Tag Archives: fantasy

13th Reality Book 1 – Jacket Design

Going to put these in the portfolio/gallery section soon, along with a few other things.




Have some news of three good things happening with Corel Corporation.

The first is that the following two pieces will be included in the Corel Painter X13 Gallery:




The other two news items I’ll post when the time comes.

Have a ssswwwweellll weekend.

Faerietank – Semi-Final Painting

For new readers just tuning in: You are invited to participate in this painting! It’s a faerie tank—like a fish tank, but with faeries instead. You don’t need any more information to start. Just look it over, gather thoughts, and comment below. To see where this project began, click here.



(Click above for larger view)







There she is!

(You should notice some major color correction as I bought myself a monitor calibration device this week. 🙂 )

As a thank you for participating, I want to make it so that everyone who contributed in any way can receive a print of the painting (including by commenting in this semi-final post).

To you I will make available a small-sized print which you can purchase for only as much as it costs to make it (shouldn’t be more than $4).

Then, I think I will do a 20% discount on everything else for you as well (normally my prints cost anywhere from $30 to $250).

So, if you’re thinking you might buy one, even if you’re not sure yet, make sure to leave a comment of any kind.

Now, we have just a few questions that need answering:

First of all, the title “Faerietank” was mostly just a working title, and I think we could use more grace. I’m thinking of changing it to “Aqua Faeries”, what do you think? Secondly, I invite you to leave whatever thoughts about the painting you have.

Here are talking point guidelines:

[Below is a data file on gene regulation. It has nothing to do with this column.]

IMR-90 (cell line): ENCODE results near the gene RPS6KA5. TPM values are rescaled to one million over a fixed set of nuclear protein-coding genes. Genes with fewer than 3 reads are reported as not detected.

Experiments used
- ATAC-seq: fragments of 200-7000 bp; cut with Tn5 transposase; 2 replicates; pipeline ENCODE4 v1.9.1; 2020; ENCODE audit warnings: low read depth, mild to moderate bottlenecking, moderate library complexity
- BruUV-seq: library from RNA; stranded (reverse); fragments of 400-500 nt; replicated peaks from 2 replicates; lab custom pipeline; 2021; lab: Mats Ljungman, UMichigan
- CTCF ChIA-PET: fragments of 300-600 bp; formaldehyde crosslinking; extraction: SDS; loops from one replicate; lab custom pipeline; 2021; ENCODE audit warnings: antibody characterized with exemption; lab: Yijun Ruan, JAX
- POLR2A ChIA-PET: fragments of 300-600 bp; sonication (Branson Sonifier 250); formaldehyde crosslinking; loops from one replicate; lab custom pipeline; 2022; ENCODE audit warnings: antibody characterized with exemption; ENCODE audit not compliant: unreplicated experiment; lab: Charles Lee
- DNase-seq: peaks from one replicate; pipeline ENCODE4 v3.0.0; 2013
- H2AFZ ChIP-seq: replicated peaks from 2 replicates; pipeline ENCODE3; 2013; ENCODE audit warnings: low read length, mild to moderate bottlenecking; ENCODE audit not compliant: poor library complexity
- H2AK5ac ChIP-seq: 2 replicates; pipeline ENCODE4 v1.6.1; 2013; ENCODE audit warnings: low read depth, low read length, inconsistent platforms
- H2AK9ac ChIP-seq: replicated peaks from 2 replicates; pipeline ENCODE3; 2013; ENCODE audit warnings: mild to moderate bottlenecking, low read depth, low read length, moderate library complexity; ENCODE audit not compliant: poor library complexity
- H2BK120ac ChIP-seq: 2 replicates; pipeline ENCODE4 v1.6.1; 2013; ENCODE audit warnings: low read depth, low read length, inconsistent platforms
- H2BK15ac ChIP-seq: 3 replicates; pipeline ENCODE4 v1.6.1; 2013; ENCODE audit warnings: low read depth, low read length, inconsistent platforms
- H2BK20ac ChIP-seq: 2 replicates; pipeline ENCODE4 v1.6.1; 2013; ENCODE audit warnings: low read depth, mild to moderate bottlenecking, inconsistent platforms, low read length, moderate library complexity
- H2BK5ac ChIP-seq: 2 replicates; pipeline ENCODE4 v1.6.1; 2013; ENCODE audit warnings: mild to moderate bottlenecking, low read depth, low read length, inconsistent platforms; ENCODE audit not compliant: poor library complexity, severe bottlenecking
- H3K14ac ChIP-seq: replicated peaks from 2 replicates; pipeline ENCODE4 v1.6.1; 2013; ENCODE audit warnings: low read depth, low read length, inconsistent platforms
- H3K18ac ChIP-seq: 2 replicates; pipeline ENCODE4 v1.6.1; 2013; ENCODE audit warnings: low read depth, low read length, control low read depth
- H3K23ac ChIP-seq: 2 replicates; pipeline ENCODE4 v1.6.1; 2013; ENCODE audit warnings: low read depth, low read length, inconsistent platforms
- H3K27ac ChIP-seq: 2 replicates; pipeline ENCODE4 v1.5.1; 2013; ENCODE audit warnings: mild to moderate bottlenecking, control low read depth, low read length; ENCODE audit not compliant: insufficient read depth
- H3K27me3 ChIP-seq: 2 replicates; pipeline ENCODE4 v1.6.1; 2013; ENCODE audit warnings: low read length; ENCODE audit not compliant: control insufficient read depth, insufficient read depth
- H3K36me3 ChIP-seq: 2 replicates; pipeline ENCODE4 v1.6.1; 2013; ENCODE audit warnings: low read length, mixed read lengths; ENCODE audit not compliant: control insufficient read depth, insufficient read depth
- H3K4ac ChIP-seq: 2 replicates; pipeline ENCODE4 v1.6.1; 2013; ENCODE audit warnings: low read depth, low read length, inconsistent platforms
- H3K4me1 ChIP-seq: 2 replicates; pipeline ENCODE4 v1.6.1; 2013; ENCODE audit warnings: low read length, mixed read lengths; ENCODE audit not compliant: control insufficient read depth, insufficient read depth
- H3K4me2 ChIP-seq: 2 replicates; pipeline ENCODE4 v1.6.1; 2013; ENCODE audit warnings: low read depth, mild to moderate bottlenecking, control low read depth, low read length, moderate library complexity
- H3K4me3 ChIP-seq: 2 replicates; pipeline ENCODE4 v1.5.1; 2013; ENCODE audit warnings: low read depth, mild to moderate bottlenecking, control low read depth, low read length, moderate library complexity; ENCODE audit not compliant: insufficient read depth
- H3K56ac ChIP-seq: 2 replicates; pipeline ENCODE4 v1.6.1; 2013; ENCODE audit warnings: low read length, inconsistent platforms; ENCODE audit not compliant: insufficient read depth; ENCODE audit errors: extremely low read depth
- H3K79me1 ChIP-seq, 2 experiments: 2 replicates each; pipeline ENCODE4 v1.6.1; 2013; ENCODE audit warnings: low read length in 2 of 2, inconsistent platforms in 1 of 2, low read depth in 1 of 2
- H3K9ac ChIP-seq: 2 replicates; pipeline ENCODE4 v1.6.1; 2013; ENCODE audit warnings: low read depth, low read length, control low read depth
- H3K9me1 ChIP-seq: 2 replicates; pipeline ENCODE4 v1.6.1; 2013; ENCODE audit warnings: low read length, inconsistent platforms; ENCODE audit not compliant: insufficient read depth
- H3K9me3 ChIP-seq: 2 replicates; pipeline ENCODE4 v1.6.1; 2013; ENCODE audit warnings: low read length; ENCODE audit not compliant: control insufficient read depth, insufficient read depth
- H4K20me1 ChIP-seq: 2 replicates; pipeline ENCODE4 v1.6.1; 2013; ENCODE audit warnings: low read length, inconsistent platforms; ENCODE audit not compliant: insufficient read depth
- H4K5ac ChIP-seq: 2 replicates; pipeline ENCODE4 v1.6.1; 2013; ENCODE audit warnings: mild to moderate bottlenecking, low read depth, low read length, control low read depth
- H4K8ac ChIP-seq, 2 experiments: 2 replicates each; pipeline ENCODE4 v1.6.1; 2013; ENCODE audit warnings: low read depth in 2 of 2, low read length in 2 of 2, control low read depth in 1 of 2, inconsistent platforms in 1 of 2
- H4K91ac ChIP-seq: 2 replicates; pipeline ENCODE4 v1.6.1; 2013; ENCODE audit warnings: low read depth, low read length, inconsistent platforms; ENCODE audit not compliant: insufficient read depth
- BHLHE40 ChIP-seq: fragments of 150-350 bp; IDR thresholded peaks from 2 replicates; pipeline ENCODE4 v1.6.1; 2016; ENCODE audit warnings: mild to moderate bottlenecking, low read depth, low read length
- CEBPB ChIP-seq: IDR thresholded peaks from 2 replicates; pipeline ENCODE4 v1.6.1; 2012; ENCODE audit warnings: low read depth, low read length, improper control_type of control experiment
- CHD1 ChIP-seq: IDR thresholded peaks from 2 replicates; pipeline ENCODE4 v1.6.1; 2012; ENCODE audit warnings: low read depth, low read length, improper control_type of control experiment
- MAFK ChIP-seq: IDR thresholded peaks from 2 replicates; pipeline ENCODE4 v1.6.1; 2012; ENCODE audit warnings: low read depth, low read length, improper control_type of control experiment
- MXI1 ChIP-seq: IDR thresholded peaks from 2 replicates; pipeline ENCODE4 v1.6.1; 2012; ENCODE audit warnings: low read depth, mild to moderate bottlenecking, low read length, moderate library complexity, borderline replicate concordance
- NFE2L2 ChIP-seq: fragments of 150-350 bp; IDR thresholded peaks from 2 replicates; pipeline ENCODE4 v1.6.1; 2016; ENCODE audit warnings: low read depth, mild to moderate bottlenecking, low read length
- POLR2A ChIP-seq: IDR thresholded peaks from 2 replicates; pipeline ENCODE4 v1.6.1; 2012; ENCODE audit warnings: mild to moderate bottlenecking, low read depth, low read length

• Which do you prefer, “Faerietank”, or “Aqua Faeries”?

• What do you think overall, is it finished?

• Are there any parts of the painting that still need attention?

• What would you think if you walked into your friend’s house and found this on the wall—would you stop to look at it?

• Anything else?


Well, after we hear back from everyone, all that’s left is to let it sit for a bit and then come back for final tweaks.

Thank you all so much for participating! I really mean it when I say that I am impressed with how artistically intelligent everyone is. It’s made it a wonderful experience.

Maybe you should all become painters yourselves…

Matte Painting from “The Loch”

First of all, if you haven’t already voted on last week’s post, make sure that you do; voting ends tomorrow at midnight.

A few years ago I worked on a trailer pitch for “The Loch” by Pennyfarthing Press, under director Ryan Woodward. It was a blast to do matte paintings and work on environmental design with them. Here is one of the final products (at 1200 pixels wide for now, because I don’t know the policy on posting full size studio work done for hire; the actual size is around 5000 pixels wide).

CLICK ON THIS IMAGE to see it at 1200 pixels wide:


Crop of the bridge:


Crop of the house where Ness, the main character, would live:


The piece is done on about 120 separate layers, as it was supposed to be a pan-in shot, so as the camera zoomed in the different layers would spread apart.

Review: The Worm Ouroboros

The Worm OuroborosThe Worm Ouroboros by E.R. Eddison

My rating: 3 of 5 stars

The literary quality of this book is superb, and the mythopoeic nature is paramount. However, the book lost my interest somewhere in Chapter 4.

The book is about the onset of a war between Demons and Witches. It has received praise from literary masters J.R.R. Tolkien and C.S. Lewis and it was on their recommendation that I began my study of it.

I was a little wary of reading a book that describes demons as heroes, and for me this intuitive thought has accreted into a general dislike for the underlying philosophy.

In Chapter 4, as the witches are plotting a sinister attack on the demons using dark magic my stomach began feeling queasy. I don’t mind seeing evil in a story––it does exist. Yet I hate it when an author engages me in the evil itself.

It confused me at first to feel this way about the story as the works of the authors mentioned above never left me feeling like that at all. While I thought about it, I remembered that another of my favorite authors, George MacDonald, had similar scenes of conjurations of dark magic in “The Light Princess,” yet those didn’t leave me feeling the same way at all.

I felt it unnecessary to continue. After a little more research I discovered that C.S. Lewis praised the sinister nature of the story, while J.R.R. Tolkien felt it to be rather rebarbative.

Three stars for its masterful handling of the Victorian literary style.

View all my reviews